I like what Elizabeth says in Pride and Prejudice after she has become engaged to Mr. Darcy: "My good qualities are under your protection, and you are to exaggerate them as much as possible." This is how I feel about marriage. I am the protector of all of my husband's good qualities and it's my job to notice, to promote, to celebrate them all. I also wish to ignore, forget and never think about any possible "weakness" or "bad" quality that he might have. In my eyes, he will be a hero, my forever sweetheart and partner. I love my man!

Friday, November 13, 2009

O remember, my son!

"The morning frost on the manure looks lovely."

That's what my daughter said this morning, partly in jest and partly because it really does look pretty. We've got manure spread all over the back "yard". All winter the rain will come down on it and all winter a lovely slushy manure tea will sink into our clay-like dirt and then, come spring, we'll plow all that yummy manure into the dirt and we'll hopefully be able to plant anything there and it will GROW. That's the plan, anyhow.

Here's what grabbed my attention in my scripture reading this morning--a description of us pitiful humans: (from Helaman 12:4-8)

"O how foolish, and how vain, and how evil, and devilish and how quick to do iniquity, and how slow to do good, are the children of men; yea, how quick to hearken unto the words of the evil one, and to set their hearts upon the vain things of the world.
Yea, how quick to be lifted up in pride; yea, how quick to boast, and do all manner of that which is iniquity; and how slow are they to remember the Lord their God, and to give ear unto his counsels, yeah, how slow to walk in wisdom's paths!
Behold, they do not desire that the Lord their God, who hath created them, should rule and reign over them; notwithstanding his great goodness and his mercy towards them, they do set at naught his counsels, and they will not that he should be their guide.
O how great is the nothingness of the children of men; yea, even they are less than the dust of the earth.
For behold, the dust of the earth moveth hither and thither, to the dividing asunder, at the command of our great and everlasting God."

So even the dust of the earth remembers and obeys better than we do. And so, according to the scriptures, do the hills, the mountains, the oceans, yes, the whole earth does better than we who claim ownership of it do.

Poor, tired Nephi (son of Helaman) has preached to his people all his life and they constantly forget all the teachings of the prophets and all their past experience with God. Here's the part that scares me:

"And thus we see that except the Lord doth chasten his people with many afflictions, yea, except he doth visit them with death and with terror, and with famine and with all manner of pestilence, they will not remember him."

I don't have a good memory. And it's the chastening that I fear. :)

Sometimes I think that the reason all today's saints (that's us!) aren't going to completely forget, embrace wickedness and lose the gospel on the earth--as we've been promised will NOT happen--the reason that won't happen to us, perhaps, is because of the media. We vilify it for its use in furthering the agendas of Satan, but it also furthers the purposes of God--the building up of His kingdom on earth. We've got satellite TV, webcasts, books, magazines, websites, conferences, podcasts, blogs, etc, etc. It is so easy to access all kinds of media that remind us forgetful humans of God and His commandments. Of course, perhaps we--those who have been saved for these last days--ARE stronger. Perhaps. But it IS easier to remember for us. We read, we write. We have been commanded to keep personal journals of remembrance.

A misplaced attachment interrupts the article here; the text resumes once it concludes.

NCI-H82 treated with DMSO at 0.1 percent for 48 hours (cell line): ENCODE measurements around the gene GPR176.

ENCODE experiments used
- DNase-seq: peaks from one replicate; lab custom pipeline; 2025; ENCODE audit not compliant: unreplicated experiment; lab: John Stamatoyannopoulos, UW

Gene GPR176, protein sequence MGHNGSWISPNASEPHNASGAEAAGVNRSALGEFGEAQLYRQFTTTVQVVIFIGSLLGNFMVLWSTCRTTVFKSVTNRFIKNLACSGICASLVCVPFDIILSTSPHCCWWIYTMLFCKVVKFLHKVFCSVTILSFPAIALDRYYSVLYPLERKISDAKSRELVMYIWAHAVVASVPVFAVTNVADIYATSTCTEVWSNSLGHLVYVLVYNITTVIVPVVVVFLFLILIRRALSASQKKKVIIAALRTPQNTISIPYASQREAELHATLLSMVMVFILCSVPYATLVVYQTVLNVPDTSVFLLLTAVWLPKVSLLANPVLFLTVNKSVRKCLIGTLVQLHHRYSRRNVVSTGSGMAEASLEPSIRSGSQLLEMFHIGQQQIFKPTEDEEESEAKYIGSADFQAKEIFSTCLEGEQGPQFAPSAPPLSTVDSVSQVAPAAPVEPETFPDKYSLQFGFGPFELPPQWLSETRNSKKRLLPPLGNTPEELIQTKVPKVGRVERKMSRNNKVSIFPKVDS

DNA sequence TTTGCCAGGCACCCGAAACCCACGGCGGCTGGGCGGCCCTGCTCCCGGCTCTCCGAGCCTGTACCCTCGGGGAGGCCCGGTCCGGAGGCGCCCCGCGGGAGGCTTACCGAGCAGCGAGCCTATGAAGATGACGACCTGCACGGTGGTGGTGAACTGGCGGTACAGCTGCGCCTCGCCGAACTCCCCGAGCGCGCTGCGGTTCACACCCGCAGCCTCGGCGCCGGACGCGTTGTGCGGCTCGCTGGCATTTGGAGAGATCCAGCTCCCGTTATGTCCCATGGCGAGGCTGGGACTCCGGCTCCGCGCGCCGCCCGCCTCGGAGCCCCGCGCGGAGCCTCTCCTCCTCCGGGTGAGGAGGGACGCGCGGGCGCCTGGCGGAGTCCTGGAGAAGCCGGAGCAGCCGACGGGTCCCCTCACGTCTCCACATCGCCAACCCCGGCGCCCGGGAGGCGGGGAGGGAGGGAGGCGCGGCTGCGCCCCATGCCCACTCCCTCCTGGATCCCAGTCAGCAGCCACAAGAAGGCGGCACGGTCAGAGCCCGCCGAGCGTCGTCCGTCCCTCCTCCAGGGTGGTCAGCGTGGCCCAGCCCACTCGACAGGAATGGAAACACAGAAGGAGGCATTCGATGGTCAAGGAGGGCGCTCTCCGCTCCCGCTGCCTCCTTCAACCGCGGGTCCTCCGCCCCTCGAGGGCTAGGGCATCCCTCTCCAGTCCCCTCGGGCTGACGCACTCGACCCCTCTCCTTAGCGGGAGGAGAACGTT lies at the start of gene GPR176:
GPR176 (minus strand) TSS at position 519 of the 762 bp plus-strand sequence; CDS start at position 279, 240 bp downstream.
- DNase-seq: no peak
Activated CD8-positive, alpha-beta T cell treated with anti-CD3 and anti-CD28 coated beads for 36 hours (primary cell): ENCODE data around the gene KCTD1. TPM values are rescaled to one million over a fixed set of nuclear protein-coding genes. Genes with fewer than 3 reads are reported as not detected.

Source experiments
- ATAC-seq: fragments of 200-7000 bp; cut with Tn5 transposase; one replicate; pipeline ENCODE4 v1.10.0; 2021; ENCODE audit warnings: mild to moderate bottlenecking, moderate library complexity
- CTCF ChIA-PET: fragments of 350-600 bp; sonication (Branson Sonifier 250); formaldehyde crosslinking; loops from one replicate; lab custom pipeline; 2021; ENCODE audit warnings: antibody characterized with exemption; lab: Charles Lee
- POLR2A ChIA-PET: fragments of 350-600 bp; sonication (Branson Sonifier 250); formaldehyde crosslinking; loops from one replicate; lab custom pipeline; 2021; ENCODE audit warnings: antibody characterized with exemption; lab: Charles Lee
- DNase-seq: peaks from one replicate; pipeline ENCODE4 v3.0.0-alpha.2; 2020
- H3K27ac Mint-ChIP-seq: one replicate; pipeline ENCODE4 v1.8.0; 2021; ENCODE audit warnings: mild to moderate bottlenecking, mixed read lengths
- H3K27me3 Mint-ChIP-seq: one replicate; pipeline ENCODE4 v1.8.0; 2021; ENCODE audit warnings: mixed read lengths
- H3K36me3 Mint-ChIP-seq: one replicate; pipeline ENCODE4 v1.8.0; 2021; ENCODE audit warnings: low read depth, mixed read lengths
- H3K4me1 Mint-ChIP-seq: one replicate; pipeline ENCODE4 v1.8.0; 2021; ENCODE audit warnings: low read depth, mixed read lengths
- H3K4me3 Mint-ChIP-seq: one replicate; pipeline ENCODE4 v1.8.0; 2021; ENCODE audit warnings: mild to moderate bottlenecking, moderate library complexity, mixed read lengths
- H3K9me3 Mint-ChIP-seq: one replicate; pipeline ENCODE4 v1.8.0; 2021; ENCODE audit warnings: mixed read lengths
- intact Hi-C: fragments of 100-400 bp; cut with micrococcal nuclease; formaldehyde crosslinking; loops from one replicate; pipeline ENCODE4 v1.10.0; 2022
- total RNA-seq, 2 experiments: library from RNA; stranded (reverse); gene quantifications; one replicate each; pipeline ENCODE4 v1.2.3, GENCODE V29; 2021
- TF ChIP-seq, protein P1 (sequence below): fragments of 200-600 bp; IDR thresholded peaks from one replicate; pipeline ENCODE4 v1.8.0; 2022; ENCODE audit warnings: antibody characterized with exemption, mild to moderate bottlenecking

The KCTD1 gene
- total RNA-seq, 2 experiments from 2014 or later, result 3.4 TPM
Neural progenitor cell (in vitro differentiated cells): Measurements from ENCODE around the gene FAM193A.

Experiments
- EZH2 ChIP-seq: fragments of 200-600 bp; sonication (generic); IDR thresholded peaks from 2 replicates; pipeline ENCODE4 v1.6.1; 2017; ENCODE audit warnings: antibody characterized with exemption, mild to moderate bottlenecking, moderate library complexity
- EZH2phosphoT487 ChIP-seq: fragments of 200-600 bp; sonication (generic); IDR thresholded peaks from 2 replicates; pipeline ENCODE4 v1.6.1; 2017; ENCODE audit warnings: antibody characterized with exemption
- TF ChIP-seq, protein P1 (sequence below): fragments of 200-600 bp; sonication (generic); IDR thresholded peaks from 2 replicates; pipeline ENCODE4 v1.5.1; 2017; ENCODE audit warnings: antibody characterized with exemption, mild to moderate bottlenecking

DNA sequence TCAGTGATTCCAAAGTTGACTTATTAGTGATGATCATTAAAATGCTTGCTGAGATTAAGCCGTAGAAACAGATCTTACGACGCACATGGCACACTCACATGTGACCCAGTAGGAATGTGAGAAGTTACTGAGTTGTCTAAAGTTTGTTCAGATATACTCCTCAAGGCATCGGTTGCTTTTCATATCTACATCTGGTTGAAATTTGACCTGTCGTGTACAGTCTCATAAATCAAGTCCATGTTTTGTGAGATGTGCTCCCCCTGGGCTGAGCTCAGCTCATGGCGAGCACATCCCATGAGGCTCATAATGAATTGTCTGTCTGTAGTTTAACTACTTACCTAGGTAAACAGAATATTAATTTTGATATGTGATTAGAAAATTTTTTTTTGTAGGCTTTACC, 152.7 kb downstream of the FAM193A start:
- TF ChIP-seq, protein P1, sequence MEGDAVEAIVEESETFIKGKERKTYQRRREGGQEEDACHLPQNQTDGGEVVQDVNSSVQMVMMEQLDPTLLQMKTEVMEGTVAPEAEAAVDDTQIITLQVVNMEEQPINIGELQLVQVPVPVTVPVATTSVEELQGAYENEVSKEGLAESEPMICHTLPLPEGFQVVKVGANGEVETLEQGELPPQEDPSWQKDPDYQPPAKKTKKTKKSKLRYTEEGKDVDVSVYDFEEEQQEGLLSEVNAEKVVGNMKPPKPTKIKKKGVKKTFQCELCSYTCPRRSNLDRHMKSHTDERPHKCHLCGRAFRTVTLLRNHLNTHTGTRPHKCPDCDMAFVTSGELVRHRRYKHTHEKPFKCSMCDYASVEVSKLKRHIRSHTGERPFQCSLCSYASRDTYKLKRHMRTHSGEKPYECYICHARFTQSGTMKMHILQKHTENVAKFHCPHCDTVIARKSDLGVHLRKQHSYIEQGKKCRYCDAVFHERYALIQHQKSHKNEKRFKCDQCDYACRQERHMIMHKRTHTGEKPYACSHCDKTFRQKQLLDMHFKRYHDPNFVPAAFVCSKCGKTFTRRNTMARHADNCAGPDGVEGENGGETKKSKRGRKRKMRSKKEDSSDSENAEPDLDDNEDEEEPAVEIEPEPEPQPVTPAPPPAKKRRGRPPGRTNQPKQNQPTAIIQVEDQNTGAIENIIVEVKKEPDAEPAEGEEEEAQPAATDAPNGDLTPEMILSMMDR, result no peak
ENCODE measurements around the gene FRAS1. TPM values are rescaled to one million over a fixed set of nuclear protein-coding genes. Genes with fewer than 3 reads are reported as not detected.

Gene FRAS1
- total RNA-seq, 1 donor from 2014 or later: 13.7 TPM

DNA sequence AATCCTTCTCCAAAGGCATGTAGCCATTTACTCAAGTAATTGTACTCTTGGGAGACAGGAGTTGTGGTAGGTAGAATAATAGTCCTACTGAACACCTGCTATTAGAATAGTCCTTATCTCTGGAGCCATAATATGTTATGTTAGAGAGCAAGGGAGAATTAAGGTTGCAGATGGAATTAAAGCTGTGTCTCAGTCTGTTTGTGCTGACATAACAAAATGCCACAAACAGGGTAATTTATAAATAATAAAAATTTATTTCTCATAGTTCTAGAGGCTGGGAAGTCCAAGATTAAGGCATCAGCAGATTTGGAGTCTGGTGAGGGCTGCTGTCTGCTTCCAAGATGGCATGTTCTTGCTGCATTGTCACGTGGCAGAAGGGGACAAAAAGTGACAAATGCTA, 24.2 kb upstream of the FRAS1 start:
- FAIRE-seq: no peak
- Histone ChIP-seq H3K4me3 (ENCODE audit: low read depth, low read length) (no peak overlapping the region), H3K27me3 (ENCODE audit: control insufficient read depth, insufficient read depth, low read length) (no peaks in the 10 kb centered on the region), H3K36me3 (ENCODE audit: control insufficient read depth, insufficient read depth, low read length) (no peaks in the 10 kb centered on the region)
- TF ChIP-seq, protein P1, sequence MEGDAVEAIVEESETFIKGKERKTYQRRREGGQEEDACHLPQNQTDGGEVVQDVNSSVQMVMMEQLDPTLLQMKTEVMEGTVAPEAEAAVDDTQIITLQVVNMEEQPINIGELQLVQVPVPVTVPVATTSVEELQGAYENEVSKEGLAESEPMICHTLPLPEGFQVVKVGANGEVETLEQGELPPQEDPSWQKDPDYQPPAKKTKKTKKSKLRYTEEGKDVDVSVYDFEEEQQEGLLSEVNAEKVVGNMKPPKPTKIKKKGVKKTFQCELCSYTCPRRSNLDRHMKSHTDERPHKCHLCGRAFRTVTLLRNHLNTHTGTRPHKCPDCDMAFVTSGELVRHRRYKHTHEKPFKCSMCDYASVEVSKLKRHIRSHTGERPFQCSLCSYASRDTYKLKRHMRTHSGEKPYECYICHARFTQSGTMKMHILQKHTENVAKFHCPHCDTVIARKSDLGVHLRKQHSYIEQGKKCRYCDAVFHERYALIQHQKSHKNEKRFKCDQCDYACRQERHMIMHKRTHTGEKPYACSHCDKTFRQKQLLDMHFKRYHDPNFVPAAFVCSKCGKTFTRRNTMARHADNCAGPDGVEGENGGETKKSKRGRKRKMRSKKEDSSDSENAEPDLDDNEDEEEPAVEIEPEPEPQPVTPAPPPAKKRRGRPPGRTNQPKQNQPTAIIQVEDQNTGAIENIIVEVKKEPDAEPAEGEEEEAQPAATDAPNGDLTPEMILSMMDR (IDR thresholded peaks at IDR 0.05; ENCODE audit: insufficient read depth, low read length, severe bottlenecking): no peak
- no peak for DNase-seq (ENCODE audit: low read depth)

It seems that one of our greatest weaknesses as mortals is our permeable memories. I blame a lot of my failures on forgetfulness. That lady I felt impressed to call yesterday when I said my morning prayers? I got caught up in the day and forgot. I forget to pray some nights when I'm really tired and distracted. I wait all day for the "perfect" time for family scripture study--when everyone is home from work and fed--but then time passes and I forget all about it.

But this is the age of memory assistance! Post-it notes, personal planners, the iphone, Blackberries, even the standard cell phone has alarms and calendars and notes! Forgetfuness has never, I believe, been easier to overcome.

Helaman 5: 12 "And now, my sons, remember, remember that it is upon the rock of our Redeemer, who is Christ, the Son of God, that ye must build your foundation; that when the devil shall send forth his mighty winds, yea, his shafts in the whirlwind, yea, when all his hail and his mighty storm shall beat upon you, it shall have no power over you to drag you down to the gulf of misery and endless wo, because of the rock upon which ye are built, which is a sure foundation, a foundation whereon if men build they cannot fall."

Seems simple enough. Remember and be protected. Remember and be saved. Remember, remember, my sons and daughters.